Establishing One Company
Operating a single LLC with multiple revenue streams makes your creditor's lives easier. Assets held by a company which has operational liabilities are easier to take. An accident with a candle could bankrupt every product line. Or, if there's no accident, but the company does well instead, then mixing revenue and expenses between lines makes reaching a valuation harder.
Separating product lines makes each LLC bankruptcy remote. It also protects valuable assets, such as cash and inventory, in the holding company. A credit event with an operating company may lead to its closure, but operations continue as usual with the other companies.
The holding company is allowed to file what is called a consolidated report. This means you will not be required to keep books and file separate returns for each company. Everything can be consolidated within the holding company's filing.
Real estate is inherently risky. Accidents, treasure hunters and lapses in insurance are just some of the risks investors face. Beyond the properties, real estate investors also face personal risks which in turn risk their properties.
Many investors stop at forming an LLC and placing their rental property inside it. This presents three problems:
1) An accident at the property could easily lead to its loss.
2) There is little to no protection from personal creditors.
3) Most states don't allow anonymity.
The solutions to the above problems will be determined by your goals. For each person, there comes a point where the added complexity outweighs any extra benefit.
The next step is forming a Wyoming LLC holding company. This Wyoming LLC owns LLCs in other states which own and manage properties. This results in little increased complexity and brings significant benefits. Your Wyoming LLC has charging order protection which means personal creditors cannot seize your properties. Cash generated by the properties can be flowed into the holding company for safe-keeping, and the double LLC prevents operational creditors from seizing personal assets.
Equity Stripping: The Wyoming company may loan the down payment to the operational company. A second lien is then placed on the home. This strips the operating LLC of its equity in the home and removes any potential pay day for creditors.
Property Management: Wyoming LLCs are also used to hold the property. The property is then managed by a local property management company. You may or may not control the management company. The property management company is in charge of maintenance, operations and signing contracts. This isolates operational risks with the management LLC rather than the LLC holding the property.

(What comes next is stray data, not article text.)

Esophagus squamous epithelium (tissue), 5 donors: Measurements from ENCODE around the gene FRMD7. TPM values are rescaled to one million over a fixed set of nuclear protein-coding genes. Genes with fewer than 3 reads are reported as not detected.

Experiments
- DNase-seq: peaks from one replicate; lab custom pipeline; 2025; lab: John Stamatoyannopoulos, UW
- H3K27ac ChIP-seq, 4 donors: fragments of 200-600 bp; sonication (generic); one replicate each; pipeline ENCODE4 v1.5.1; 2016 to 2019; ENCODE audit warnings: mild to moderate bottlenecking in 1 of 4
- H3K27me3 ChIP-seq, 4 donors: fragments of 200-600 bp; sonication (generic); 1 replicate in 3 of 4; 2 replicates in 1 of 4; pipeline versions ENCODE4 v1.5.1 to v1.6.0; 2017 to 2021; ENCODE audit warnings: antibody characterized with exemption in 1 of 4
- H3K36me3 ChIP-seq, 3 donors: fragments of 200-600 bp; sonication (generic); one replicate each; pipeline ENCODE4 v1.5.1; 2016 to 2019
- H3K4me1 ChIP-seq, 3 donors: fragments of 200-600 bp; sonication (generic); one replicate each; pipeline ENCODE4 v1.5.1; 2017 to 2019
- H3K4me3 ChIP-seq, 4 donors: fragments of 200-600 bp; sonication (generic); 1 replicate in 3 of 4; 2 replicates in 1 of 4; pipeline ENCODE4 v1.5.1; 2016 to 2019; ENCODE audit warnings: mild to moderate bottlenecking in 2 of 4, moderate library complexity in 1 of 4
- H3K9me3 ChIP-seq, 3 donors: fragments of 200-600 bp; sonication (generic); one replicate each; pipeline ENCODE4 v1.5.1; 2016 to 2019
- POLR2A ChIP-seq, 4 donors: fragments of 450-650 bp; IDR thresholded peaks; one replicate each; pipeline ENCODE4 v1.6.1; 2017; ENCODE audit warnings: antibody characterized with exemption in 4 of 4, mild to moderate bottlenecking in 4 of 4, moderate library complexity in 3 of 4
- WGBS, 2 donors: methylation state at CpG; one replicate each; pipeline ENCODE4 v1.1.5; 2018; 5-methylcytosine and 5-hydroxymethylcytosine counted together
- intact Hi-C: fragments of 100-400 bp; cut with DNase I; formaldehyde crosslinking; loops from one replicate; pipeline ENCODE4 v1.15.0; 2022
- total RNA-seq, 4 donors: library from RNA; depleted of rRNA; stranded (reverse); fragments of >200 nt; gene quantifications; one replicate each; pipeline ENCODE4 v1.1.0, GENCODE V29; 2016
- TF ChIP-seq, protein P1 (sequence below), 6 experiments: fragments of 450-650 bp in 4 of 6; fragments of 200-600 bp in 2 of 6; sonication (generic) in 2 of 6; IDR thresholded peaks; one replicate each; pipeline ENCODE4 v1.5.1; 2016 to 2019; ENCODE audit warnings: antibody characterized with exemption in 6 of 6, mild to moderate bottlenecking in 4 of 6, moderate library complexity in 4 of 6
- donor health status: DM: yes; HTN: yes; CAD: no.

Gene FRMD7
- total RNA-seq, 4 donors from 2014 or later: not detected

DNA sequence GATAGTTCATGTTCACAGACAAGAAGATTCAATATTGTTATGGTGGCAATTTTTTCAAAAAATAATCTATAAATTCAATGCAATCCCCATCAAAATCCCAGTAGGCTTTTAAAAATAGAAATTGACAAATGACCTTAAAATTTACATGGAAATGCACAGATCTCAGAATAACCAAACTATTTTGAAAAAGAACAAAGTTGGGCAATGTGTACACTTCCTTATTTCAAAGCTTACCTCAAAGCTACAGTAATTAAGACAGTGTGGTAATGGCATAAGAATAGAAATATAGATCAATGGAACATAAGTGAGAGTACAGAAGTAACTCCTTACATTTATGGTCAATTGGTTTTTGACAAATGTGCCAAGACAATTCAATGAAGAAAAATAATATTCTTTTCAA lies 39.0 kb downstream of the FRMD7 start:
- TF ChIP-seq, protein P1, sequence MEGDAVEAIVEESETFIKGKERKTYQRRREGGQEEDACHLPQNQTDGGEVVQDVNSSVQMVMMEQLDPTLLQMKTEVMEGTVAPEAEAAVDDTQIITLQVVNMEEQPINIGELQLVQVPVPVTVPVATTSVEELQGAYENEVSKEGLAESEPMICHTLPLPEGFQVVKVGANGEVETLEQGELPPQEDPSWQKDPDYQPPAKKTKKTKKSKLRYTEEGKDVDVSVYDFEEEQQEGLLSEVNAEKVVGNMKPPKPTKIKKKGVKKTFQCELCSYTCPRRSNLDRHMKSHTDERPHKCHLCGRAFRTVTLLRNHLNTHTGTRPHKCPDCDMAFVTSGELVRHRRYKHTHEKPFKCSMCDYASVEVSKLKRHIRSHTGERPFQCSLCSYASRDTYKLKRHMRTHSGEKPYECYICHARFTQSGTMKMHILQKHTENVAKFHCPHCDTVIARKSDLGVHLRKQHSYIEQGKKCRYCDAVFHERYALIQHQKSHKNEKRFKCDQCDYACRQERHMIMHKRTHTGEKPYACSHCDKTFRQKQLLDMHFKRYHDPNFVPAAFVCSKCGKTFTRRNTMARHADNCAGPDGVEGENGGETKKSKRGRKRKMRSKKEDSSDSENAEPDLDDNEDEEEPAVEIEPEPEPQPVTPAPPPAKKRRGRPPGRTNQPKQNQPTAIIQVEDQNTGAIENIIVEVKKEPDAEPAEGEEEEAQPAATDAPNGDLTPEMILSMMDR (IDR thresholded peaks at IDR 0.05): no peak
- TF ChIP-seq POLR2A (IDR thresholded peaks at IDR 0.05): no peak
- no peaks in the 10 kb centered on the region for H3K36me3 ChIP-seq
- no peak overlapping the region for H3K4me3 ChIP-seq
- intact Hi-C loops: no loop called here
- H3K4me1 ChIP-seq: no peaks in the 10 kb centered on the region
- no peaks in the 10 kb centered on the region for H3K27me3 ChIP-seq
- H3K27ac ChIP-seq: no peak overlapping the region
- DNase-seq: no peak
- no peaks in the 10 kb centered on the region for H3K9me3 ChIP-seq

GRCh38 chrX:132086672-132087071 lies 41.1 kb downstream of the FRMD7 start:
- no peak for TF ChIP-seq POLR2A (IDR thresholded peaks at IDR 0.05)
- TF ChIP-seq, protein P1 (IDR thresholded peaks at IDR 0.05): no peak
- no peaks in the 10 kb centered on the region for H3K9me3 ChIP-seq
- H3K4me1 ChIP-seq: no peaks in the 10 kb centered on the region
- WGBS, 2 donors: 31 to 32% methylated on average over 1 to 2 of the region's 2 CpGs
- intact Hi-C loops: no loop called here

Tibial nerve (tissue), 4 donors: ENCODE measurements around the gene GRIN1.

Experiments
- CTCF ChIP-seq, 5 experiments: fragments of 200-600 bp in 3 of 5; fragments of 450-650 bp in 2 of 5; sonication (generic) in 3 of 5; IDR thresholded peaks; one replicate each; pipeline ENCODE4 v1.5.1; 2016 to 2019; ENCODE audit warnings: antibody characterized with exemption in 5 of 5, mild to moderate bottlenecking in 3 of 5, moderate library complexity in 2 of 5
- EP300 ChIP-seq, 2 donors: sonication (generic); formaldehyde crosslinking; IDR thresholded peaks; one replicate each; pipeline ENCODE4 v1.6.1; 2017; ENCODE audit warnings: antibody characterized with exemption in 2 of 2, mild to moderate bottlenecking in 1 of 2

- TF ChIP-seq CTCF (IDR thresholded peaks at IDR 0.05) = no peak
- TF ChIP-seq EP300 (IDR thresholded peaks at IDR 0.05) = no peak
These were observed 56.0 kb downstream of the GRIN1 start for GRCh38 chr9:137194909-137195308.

Land Trusts: Revocable trusts can be formed to hold real estate in states which don't otherwise allow anonymous ownership. Hiding ownership makes it difficult to link your properties together and makes you less of a target. An LLC is the beneficiary of the trust.
The above strategies may be used separately or together. They may also be combined with asset protection trusts and 401ks. Stopping with a holding company is common, with additional steps being taken less frequently.
Wyoming is the only state which specifically protects single member LLCs. This helps not only single owners, but less obviously holding companies since subsidiaries are often single member LLCs. Other states make it easy for a judge to assign operation liabilities to the holding company. Wyoming's laws don't allow this so long as you obey corporate formalities.
There are no taxes or tax returns. Annual reports are $50 for every $250,000 in assets.
Wyoming allows anonymous ownership. This private company can be the listed owner for subsidiary companies.
Wyoming has specific statutes meant to attract holding companies.
Holding companies were previously the domain of large, often international, corporations. Today, their adoption has spread to e-ecommerce stores and real estate investors - to name a few industries. Driving this are the reduced costs of new company formations and the evolution of U.S. business law to encourage such planning.
Holding companies may be set up in any state, but they are more effective in traditional havens such as Wyoming. This is due to laws which strengthen protections from both personal and corporate creditors while lowering taxes.